District of Columbia: Sales Tax Handbook
What is included in District of Columbia's sales tax basis?
Many times, an otherwise-taxable transaction will include bundled fees like excise taxes, installation fees, or finance charges or be modified with coupons, installment payment plans, etc. One question that will often arise is whether or not a certain payment or fee is included in a transaction's taxable basis.
The taxable basis refers to the portion of an entire transaction that is subject to District of Columbia's sales tax. This page answers common questions about which common fees are included in the sales tax basis in District of Columbia, and which are excluded.
- Are coupons and discounts included in the sales tax basis?
- Are excise taxes included in the included in the sales tax basis?
- How are installment-based sales taxed?
- Are installation fees included in the sales tax basis?
- Are finance charges included in the sales tax basis?
- Can I get a refund on sales taxes paid on returned or repossessed items?
- Can I get a refund on sales taxes paid on bad debts?
Inclusion in Sales Tax Basis
Are coupons and cash discounts included in the District of Columbia sales tax basis?
What is not included is items such as cash discounts (made at the time of the sale) and trade discounts. Also not included are manufacturers and retailers coupons, while discounts for early payment are included.Top
Are excise taxes included in the District of Columbia sales tax basis?
Excise taxes are separate levies added by many states to the price of commodity items such as alcohol, gasoline, etc. What is not included are separately stated federal retailers excise taxes.Top
How are installment-based sales taxed?
Many businesses offer customers payment plans that allow them to pay the full price for a product over time in installments, often leading to confusion about when and how much sales tax is collected and remitted to District of Columbia. The state has implemented the following provisions regarding installment sales:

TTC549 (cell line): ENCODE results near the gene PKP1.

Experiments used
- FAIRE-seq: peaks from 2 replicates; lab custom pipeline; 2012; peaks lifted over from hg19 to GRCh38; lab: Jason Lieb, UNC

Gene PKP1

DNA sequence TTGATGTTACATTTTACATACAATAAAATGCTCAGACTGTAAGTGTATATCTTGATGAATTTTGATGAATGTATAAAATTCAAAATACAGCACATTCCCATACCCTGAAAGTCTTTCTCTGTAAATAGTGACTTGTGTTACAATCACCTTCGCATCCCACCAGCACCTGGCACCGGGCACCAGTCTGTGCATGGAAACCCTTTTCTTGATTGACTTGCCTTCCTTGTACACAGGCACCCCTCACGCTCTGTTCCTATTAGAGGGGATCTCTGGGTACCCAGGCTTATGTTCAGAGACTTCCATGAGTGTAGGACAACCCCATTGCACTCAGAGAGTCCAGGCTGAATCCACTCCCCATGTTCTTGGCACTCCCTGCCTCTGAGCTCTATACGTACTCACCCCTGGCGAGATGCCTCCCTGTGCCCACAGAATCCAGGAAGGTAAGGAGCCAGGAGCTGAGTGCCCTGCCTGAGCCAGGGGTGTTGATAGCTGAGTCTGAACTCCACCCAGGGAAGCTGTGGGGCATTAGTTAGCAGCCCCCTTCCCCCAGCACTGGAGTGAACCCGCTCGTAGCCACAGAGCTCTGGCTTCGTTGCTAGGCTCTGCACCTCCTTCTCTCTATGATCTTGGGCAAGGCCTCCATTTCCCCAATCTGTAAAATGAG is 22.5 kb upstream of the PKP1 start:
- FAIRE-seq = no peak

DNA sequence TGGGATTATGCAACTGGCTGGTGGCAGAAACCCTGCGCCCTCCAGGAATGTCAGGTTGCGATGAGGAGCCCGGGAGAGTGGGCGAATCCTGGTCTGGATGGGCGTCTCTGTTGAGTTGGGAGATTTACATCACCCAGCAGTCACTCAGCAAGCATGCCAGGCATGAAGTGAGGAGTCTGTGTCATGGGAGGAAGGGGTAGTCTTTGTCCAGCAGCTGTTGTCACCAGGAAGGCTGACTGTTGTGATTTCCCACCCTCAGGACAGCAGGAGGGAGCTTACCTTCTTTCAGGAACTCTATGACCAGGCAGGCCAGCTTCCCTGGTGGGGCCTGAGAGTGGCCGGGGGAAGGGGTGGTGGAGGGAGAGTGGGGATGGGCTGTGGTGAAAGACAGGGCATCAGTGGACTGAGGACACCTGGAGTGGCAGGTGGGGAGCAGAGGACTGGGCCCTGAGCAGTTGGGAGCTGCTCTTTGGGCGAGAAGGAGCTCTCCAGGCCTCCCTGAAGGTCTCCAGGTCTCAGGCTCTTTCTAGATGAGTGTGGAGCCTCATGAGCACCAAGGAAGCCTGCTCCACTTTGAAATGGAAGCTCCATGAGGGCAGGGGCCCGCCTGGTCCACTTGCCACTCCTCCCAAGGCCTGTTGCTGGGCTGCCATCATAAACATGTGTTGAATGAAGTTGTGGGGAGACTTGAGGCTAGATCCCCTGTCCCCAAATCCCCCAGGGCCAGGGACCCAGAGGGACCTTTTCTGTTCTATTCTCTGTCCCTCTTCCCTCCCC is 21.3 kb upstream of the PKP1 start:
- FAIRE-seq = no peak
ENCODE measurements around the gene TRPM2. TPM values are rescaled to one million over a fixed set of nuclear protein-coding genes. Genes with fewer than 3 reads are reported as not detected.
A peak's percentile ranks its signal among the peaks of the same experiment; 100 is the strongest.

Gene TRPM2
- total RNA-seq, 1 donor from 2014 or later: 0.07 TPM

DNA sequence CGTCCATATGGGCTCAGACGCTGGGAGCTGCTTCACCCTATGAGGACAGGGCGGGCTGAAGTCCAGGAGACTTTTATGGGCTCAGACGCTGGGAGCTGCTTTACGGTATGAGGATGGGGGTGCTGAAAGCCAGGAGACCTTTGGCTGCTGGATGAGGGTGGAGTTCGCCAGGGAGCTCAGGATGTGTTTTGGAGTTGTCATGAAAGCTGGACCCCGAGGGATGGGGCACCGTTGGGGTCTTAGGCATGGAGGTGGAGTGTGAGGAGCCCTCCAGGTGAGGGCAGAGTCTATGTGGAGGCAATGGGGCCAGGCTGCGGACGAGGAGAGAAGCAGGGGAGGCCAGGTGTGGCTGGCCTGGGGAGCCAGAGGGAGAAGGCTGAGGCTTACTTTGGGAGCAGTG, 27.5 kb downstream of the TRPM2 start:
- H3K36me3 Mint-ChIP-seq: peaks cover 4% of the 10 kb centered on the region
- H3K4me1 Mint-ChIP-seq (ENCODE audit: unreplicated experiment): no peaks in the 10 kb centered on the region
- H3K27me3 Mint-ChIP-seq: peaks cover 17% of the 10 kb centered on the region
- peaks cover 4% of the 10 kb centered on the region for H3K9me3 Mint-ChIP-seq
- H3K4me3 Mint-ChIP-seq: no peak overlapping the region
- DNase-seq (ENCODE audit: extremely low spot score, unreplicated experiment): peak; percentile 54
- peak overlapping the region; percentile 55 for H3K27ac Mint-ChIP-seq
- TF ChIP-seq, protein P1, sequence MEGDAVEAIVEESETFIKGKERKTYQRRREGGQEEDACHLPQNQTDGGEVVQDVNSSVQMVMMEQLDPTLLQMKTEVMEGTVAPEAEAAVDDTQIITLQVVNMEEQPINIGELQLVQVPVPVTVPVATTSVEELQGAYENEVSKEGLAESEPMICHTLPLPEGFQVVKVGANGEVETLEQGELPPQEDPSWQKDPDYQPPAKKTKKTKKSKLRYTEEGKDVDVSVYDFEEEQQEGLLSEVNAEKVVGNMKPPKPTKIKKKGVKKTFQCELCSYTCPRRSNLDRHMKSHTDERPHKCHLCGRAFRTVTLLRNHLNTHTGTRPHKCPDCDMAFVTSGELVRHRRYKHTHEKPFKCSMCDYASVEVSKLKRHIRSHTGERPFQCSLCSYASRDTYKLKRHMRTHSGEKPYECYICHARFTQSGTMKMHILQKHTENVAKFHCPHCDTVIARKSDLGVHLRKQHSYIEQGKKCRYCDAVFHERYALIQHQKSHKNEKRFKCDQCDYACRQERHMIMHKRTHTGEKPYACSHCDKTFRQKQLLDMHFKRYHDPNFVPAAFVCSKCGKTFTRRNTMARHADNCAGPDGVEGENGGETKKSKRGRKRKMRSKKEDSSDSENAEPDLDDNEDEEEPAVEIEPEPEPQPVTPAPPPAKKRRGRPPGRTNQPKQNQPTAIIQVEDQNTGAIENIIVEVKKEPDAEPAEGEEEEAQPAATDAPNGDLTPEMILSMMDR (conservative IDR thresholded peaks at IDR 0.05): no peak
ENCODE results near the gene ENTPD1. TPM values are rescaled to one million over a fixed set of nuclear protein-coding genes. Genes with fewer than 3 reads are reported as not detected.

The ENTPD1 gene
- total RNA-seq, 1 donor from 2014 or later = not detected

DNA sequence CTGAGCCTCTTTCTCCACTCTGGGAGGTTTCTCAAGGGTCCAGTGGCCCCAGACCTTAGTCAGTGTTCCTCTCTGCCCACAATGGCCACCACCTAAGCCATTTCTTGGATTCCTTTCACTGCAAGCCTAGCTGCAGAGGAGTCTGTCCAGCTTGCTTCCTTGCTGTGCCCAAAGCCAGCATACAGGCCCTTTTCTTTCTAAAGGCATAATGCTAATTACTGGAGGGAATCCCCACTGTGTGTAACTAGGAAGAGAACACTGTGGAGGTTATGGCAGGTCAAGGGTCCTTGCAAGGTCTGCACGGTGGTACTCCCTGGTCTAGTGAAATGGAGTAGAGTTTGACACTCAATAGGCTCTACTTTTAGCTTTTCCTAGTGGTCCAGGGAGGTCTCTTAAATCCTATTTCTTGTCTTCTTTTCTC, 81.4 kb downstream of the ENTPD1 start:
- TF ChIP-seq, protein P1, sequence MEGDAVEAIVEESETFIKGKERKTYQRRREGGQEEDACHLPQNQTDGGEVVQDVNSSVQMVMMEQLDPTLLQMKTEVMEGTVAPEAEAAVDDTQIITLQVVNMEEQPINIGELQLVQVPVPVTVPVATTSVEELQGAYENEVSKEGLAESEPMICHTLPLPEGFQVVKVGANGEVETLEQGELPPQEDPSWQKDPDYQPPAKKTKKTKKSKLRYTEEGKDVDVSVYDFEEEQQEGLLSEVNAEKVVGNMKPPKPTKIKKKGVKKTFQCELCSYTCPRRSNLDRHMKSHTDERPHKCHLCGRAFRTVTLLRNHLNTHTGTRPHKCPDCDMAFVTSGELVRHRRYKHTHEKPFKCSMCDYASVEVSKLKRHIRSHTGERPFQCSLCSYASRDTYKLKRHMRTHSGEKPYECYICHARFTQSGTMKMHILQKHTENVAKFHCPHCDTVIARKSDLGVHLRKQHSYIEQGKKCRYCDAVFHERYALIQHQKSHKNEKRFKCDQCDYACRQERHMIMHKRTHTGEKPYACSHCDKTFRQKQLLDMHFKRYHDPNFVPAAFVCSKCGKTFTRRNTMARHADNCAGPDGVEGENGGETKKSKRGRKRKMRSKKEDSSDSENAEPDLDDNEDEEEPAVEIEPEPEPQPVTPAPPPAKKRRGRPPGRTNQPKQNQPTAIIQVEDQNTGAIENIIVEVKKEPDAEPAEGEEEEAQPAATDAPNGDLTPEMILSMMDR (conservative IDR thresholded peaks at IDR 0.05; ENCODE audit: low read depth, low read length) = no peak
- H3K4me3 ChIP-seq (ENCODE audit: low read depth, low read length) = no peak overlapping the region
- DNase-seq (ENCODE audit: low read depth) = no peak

Total sales price reported at time of sale
Are installation charges included in the District of Columbia sales tax basis?
While the taxation of tangible goods is relatively straightforward, some states consider the installation costs associated with a tangible object (like carpeting, a home or vehicle fixture, etc) to be taxable. District of Columbia policy states:
Installation charges are generally included in the taxable price of a tangible product.
Note: Must be separately stated
Are finance charges included in the District of Columbia sales tax basis?
Many businesses offer customers financing on higher-value products, and include financing charges in the overall cost of the item. These finance charges may also be subject to sales taxes. District of Columbia policy states:
Finance charges are generally included in the taxable price of a tangible product.
Note: Must be separately stated
How can I get reimbursed for sales taxes paid on items that are returned or repossessed?
If a taxable good for which sales tax has been collected is returned or reposessed by the merchant, the state may allow the amount of sales tax collected to be either deducted from the merchant's current sales tax balance or refunded to the merchant by the state. District of Columbia's policies state that returns and repossessions are:
A refund is allowed, if property is returned within 90 days of sale and full purchase price including tax is refunded to purchaser
Note: No deduction or refund is allowed for repossessed property
How can I get reimbursed for sales taxes paid on bad debts?
If a merchant offers goods to a consumer on credit and the payment for those goods becomes delinquent, the merchant may be eligible to be reimbursed any sales tax they paid to the state on the consumer's behalf when the transaction was made. The method of reimbursement varies state by state.
Tax paid on bad debts can generally be recovered by the merchant as a deduction.
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